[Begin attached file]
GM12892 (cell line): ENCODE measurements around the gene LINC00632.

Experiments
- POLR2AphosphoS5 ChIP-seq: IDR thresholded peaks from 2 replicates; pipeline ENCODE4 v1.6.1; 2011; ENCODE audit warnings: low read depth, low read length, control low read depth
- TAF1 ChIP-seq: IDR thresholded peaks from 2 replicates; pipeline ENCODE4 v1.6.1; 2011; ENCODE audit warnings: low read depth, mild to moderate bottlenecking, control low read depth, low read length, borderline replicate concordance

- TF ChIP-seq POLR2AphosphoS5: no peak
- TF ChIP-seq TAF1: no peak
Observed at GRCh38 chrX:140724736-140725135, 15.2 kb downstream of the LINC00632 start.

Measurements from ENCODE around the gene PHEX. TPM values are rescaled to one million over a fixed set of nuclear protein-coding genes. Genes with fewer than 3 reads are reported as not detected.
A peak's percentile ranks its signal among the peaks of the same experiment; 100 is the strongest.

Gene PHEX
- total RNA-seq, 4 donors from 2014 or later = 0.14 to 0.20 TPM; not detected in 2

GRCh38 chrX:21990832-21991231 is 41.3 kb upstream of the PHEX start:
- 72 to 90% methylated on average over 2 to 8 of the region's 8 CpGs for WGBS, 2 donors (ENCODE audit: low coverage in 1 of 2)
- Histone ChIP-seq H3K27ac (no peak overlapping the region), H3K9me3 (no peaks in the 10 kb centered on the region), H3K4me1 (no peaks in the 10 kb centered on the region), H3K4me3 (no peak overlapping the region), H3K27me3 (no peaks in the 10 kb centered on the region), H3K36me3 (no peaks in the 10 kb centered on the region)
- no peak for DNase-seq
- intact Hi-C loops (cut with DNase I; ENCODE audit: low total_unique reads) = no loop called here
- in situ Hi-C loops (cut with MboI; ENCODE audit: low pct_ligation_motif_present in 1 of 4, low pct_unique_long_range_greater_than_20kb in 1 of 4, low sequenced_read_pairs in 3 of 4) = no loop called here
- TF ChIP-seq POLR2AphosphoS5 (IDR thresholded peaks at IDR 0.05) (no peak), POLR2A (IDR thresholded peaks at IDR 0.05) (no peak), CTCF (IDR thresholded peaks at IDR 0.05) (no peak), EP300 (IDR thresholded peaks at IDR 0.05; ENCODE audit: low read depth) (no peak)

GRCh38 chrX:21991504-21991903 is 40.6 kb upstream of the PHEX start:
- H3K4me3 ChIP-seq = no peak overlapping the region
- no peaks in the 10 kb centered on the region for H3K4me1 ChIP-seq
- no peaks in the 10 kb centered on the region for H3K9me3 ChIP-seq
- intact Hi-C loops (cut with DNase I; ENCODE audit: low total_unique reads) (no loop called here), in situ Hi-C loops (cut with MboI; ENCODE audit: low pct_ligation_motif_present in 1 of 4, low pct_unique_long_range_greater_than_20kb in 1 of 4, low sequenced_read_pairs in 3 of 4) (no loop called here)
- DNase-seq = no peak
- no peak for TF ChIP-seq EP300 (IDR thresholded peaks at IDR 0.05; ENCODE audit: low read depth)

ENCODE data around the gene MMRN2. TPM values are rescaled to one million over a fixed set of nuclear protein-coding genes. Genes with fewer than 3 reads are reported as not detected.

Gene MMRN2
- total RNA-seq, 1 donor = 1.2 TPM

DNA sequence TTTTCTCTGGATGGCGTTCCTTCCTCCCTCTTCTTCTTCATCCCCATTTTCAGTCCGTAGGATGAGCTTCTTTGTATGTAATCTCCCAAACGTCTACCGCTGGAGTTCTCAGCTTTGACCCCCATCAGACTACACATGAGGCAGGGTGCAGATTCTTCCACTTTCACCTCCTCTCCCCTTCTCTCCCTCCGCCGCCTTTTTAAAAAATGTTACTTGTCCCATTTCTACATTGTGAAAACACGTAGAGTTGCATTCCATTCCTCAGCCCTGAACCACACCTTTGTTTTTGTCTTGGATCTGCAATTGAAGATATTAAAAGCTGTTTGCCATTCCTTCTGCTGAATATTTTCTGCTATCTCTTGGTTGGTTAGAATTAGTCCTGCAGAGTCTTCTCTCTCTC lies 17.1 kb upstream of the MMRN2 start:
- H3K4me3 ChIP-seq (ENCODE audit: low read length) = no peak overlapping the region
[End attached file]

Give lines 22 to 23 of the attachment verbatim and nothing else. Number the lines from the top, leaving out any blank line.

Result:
- no peaks in the 10 kb centered on the region for H3K9me3 ChIP-seq
- intact Hi-C loops (cut with DNase I; ENCODE audit: low total_unique reads) (no loop called here), in situ Hi-C loops (cut with MboI; ENCODE audit: low pct_ligation_motif_present in 1 of 4, low pct_unique_long_range_greater_than_20kb in 1 of 4, low sequenced_read_pairs in 3 of 4) (no loop called here)